strtok problem?

Discussion in 'Mac Programming' started by farmerdoug, Mar 4, 2013.

  1. macrumors 6502a

    The routine below is called twice for two separate lists. The first time I call it, it reads and loads data from 100 lines in 5 files.
    The second time I call it, it only reads 6 lines from a few files before messing up on reading the date and crashing. When I print out the results of fgets, every line is properly printed.

    void  load_data(char *dir_path, char* list, float **array1, float **array2, char **date_list)
    		char *name, *full_path, *line_of_data, *close_s, *open_s, **symbol_list;
    		int  day, i, symbol_number = 0; 
    		float close = 0, open = 0;
    		close_s = (char *) calloc (30, sizeof(char));
    		open_s = (char *) calloc (30, sizeof(char));
    		name = (char *) calloc (100, sizeof(char));
    		full_path = (char *) calloc (150, sizeof(char));
    		line_of_data = (char *) calloc (150, sizeof(char));
    		symbol_list = (char**) calloc(number_of_indices, sizeof(char*));
    		for (i = 0; i <number_of_indices; i++)
    			symbol_list[i] = (char *)calloc(10, sizeof(char));
    		if( (FILELIST = fopen(list,"r")) == NULL)
    		printf( "couldn't open  file list\n");
    	while (fscanf(FILELIST, "%s\n", name) != EOF  && symbol_number < number_of_indices)
    		strcpy(full_path, dir_path); strcat(full_path, name);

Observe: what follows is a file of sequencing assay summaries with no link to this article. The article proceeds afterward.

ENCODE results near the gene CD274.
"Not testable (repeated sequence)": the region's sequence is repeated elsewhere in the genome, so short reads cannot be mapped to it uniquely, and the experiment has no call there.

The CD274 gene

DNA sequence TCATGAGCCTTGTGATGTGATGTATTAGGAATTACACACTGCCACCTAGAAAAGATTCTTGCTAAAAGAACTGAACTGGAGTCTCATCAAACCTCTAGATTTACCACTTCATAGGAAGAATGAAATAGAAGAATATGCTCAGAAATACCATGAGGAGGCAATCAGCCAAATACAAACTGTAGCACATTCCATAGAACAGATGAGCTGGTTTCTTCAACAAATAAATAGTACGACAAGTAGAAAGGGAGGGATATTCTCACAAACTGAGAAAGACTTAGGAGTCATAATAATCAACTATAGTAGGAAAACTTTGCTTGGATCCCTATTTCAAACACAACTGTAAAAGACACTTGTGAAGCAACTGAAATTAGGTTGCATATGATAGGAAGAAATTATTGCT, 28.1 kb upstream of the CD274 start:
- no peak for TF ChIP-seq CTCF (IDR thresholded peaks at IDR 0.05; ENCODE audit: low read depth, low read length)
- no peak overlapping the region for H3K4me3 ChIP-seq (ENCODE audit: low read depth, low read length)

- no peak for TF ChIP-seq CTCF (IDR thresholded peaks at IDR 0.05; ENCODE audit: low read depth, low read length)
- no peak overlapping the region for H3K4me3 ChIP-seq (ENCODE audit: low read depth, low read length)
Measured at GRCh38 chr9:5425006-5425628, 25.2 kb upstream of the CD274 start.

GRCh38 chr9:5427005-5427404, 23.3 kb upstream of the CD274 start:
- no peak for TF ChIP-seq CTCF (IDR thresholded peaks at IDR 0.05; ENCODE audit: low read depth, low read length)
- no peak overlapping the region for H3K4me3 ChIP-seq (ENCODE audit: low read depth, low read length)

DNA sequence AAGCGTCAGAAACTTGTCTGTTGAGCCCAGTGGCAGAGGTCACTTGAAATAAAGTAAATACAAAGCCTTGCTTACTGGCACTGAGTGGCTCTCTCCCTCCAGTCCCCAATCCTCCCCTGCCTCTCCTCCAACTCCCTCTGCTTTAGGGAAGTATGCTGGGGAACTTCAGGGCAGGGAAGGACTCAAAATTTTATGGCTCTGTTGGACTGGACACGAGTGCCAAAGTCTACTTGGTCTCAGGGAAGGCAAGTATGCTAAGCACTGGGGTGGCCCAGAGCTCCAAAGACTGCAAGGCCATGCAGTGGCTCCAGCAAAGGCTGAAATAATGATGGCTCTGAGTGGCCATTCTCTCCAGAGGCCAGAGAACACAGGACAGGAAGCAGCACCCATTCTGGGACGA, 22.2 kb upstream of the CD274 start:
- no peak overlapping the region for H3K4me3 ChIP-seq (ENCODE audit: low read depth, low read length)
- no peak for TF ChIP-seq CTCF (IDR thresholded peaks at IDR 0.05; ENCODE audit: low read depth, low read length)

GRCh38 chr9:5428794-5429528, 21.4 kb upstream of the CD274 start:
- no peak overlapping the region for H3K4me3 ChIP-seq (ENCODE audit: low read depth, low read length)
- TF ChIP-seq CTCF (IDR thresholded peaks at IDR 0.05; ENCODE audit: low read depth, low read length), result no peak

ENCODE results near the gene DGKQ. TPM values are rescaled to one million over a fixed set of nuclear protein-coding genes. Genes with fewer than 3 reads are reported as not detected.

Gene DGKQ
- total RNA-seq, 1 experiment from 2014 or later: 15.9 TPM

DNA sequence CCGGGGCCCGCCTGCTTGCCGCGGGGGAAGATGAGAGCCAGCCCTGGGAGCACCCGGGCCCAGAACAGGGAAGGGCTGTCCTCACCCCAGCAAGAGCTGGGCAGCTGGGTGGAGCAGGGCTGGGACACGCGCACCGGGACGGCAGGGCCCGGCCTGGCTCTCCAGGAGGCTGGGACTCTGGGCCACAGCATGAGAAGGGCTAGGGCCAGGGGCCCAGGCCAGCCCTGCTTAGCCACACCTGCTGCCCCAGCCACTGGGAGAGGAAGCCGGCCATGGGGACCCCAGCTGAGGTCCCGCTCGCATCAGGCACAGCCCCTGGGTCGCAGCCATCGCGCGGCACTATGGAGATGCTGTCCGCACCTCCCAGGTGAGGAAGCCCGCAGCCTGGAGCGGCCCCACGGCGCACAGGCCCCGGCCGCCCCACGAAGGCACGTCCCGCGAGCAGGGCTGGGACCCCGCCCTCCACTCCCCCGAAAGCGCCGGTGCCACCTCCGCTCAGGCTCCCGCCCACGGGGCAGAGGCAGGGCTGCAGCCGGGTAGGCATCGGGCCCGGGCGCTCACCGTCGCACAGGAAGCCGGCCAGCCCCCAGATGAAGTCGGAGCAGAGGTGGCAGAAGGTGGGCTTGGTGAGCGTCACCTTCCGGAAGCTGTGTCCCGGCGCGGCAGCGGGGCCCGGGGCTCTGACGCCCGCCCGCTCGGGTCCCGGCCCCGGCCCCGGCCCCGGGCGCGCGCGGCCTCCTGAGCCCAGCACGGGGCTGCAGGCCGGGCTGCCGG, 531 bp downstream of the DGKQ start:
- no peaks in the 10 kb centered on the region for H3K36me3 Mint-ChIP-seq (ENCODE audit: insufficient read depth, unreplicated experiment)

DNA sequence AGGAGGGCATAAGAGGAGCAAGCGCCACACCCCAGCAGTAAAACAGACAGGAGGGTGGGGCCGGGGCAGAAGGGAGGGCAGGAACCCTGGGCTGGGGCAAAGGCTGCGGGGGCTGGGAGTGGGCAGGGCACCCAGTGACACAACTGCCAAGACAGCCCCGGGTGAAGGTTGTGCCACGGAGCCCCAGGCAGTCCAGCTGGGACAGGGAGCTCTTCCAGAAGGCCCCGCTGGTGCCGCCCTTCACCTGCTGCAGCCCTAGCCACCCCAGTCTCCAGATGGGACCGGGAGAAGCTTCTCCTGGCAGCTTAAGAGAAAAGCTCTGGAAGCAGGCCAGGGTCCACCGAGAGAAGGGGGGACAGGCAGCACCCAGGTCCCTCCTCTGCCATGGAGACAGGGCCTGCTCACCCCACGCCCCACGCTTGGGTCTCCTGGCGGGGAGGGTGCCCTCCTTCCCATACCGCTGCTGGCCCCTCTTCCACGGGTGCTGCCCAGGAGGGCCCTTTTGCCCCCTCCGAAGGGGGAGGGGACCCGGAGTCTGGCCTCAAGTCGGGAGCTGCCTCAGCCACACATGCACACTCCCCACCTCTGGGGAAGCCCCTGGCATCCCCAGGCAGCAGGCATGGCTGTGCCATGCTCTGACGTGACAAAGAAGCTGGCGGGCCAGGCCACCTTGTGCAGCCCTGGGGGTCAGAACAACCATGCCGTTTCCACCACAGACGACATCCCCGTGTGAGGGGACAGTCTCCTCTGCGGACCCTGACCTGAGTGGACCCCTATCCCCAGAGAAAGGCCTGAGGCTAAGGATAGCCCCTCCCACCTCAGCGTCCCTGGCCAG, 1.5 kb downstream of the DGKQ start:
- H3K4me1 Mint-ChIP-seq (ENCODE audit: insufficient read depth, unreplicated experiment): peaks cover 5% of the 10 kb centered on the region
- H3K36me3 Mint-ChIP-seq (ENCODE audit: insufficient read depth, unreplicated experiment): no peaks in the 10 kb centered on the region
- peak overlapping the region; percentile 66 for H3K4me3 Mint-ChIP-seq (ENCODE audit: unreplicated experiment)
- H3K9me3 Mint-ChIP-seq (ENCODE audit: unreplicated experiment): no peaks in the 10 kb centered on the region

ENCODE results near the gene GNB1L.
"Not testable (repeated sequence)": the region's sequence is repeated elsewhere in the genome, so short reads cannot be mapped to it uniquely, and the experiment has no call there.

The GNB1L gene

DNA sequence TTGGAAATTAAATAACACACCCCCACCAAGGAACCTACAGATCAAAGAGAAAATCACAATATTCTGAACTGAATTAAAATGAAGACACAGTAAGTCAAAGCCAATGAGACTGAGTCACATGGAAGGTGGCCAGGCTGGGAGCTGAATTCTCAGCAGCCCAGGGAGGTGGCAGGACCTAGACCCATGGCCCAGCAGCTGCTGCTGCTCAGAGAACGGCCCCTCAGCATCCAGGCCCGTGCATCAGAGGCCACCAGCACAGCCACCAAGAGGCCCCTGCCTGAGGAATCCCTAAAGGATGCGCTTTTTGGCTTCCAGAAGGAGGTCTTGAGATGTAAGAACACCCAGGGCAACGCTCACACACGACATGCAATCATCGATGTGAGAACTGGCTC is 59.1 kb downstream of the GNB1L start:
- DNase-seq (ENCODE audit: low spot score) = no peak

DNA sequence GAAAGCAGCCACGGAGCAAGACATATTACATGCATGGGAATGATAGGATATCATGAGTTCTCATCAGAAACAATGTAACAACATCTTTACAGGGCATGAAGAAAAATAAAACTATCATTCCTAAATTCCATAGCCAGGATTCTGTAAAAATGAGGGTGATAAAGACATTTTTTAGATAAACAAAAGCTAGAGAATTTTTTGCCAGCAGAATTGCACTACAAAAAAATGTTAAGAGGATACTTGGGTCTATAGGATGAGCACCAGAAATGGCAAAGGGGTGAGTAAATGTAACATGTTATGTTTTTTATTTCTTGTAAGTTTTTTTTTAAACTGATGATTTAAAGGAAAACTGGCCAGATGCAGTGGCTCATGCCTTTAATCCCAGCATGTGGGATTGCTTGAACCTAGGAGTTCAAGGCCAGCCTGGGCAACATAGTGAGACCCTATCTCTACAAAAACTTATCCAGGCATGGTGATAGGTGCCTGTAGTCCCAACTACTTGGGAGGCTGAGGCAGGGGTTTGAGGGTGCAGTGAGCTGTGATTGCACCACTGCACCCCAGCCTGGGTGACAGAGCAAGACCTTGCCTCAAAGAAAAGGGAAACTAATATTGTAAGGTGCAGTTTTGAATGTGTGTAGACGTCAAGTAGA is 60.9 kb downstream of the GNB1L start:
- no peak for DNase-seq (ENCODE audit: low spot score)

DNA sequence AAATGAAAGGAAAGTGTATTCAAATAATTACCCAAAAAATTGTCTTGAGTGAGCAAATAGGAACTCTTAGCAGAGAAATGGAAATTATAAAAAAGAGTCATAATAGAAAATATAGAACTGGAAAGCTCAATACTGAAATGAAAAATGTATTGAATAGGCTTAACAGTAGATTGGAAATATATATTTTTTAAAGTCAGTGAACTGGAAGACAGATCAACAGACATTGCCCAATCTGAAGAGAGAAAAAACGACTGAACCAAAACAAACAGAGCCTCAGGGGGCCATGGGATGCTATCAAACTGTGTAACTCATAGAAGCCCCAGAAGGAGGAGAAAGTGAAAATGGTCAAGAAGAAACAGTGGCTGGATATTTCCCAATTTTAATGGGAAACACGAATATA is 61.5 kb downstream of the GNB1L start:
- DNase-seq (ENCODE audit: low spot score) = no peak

if ( (SEC = fopen(full_path, "r")) == NULL)
    			printf( "couldn't open index file %s\n", full_path);
    			printf( "opened index file %s\n", full_path);
    		day = 0;
    		while ( (fgets(line_of_data, 150, SEC))  && day < back_test_period)
    		//	printf("%s\n", line_of_data);
    			close_s = strtok (line_of_data,","); //symbol
    			if ( day == 0)
    			close_s = strtok (NULL, ",");
    			close_s = strtok (NULL, ",");// date
    		//	printf("%s %s\n",close_s,date_list[day]);
    			if (strcmp(close_s,date_list[day]) == 0)
    			if (strcmp(close_s, "<TICKER>") != 0)
    				close_s = strtok (NULL, ",");  ///00000
    				open_s = strtok (NULL, ","); 
    				for (i = 0; i < 3; i++)
    					close_s = strtok (NULL, ",");
    			close = (float)atof(close_s);
    			open = (float)atof(open_s);
    		//	printf("%s %f\n", close_s, close);
    			array1[symbol_number][day] =open;
    			array2[symbol_number][day] =close;
    	//		printf("%d\n", day);
    	return ;
  2. macrumors G5


    strtok is not reentrant - if two functions call strtok at the same time, it will crash. Google for "man strtok_r" and use that; the change is quite trivial.
  3. macrumors 6502a

    Unfortunately the C code I am using doesn't recognize strtok_r but the code is not reentrant anyway.
    printf("loading stock data\n");	
    	strcpy( dir, stock_file_directory);
    	strcpy( list, stock_file_list);
    	date_list = load_date (dir, list);
    	load_data(dir, list, open_array,close_array, date_list);
    	printf("loading index data\n");	
    	strcpy( dir, index_file_directory);
    	strcpy( list, index_file_list);
    	load_data(dir , list,open_array, index_array, date_list);
  4. macrumors regular

    calloc not freed

    This won't solve your problem but I don't see where you release the memory you allocated with the calloc() calls. Don't you need to free() these pointers before returning from your function to avoid a memory leak?
  5. macrumors 6502a

    You're right. It didn't solve anything. But now the code is a little cleaner.